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Filopodial Calcium Transients Promote Substrate-Dependent Growth Cone Turning

Science  09 Mar 2001:
Vol. 291, Issue 5510, pp. 1983-1987
DOI: 10.1126/science.1056490

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Abstract

Filopodia that extend from neuronal growth cones sample the environment for extracellular guidance cues, but the signals they transmit to growth cones are unknown. Filopodia were observed generating localized transient elevations of intracellular calcium ([Ca2+]i) that propagate back to the growth cone and stimulate global Ca2+ elevations. The frequency of filopodial Ca2+ transients was substrate-dependent and may be due in part to influx of Ca2+ through channels activated by integrin receptors. These transients slowed neurite outgrowth by reducing filopodial motility and promoted turning when stimulated differentially within filopodia on one side of the growth cone. These rapid signals appear to serve both as autonomous regulators of filopodial movement and as frequency-coded signals integrated within the growth cone and could be a common signaling process for many motile cells.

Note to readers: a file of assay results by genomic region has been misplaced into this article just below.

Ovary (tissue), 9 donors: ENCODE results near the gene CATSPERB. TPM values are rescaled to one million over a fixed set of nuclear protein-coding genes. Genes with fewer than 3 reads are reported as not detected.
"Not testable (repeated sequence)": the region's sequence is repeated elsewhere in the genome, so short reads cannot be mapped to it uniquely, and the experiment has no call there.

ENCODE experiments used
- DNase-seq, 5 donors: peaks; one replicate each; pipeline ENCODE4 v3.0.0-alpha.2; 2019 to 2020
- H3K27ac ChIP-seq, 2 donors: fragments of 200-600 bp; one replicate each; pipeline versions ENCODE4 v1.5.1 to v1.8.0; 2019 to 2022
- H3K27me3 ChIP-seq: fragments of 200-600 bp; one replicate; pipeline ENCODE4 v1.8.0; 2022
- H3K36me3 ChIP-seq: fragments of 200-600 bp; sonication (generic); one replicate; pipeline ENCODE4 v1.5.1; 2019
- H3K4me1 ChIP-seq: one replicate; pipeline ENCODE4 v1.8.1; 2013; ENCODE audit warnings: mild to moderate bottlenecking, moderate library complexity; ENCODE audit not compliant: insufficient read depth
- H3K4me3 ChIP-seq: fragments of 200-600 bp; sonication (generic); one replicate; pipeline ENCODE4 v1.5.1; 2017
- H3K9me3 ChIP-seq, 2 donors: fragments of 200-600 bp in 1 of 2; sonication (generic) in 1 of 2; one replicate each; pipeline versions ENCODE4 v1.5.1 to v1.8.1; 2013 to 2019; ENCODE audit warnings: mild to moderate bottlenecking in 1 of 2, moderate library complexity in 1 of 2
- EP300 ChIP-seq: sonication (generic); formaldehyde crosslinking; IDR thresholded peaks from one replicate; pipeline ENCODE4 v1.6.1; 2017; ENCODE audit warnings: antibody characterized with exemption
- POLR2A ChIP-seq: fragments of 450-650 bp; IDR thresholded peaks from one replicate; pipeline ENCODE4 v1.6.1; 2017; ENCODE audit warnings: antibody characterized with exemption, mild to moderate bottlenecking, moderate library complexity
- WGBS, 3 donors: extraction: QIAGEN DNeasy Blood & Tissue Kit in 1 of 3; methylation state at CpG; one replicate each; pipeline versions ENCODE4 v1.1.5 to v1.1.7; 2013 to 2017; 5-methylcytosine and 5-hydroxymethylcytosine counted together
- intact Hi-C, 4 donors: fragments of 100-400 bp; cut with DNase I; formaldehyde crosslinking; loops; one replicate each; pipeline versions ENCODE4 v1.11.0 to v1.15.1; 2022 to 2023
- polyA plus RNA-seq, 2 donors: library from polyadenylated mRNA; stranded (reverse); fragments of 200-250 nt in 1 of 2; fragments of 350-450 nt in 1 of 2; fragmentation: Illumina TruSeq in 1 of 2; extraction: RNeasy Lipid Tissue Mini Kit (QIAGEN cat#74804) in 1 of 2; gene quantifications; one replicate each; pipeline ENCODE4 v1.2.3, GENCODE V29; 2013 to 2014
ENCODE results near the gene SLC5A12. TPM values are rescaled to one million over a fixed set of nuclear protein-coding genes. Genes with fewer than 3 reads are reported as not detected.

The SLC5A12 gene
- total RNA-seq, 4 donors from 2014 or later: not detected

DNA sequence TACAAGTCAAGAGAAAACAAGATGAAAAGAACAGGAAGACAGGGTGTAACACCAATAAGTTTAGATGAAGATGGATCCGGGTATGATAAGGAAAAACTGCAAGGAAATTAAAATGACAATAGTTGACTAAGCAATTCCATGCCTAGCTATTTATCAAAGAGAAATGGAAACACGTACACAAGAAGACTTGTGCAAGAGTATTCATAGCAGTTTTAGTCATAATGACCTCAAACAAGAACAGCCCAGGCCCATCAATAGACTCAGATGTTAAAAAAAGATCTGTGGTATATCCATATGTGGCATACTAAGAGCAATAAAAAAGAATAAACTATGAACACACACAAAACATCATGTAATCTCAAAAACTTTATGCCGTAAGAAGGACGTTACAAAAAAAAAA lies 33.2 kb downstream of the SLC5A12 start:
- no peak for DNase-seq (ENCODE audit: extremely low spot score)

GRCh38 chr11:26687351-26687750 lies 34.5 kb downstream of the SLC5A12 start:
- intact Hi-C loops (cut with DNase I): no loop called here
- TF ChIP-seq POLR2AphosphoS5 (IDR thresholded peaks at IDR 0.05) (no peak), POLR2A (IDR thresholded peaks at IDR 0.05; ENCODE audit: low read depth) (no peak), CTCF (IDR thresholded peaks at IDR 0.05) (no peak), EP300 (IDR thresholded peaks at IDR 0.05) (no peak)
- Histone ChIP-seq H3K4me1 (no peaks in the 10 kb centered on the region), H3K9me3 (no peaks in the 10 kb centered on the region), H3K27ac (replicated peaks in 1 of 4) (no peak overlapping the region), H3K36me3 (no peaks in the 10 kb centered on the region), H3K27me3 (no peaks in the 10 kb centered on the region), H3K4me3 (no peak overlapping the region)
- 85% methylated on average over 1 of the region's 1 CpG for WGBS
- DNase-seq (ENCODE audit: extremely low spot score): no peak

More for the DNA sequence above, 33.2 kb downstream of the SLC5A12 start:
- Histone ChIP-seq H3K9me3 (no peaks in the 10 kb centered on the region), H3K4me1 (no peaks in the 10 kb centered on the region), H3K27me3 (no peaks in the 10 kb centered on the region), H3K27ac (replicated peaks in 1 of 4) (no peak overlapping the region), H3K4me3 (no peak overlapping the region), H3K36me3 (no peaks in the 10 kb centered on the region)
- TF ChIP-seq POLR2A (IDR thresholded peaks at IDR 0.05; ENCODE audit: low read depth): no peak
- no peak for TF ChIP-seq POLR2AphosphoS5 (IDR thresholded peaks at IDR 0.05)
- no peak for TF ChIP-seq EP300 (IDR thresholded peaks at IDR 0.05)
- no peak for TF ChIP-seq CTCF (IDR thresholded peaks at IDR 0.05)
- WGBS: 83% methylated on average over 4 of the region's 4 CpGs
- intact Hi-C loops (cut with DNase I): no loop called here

• * To whom correspondence should be addressed. E-mail: tmgomez{at}facstaff.wisc.edu

  • Present address: Department of Anatomy, University of Wisconsin Medical School, Madison, WI 53706, USA.

  • These authors contributed equally to this work.

  • § Present address: Department of Molecular and Cell Biology, University of California, Berkeley, CA 94720, USA.

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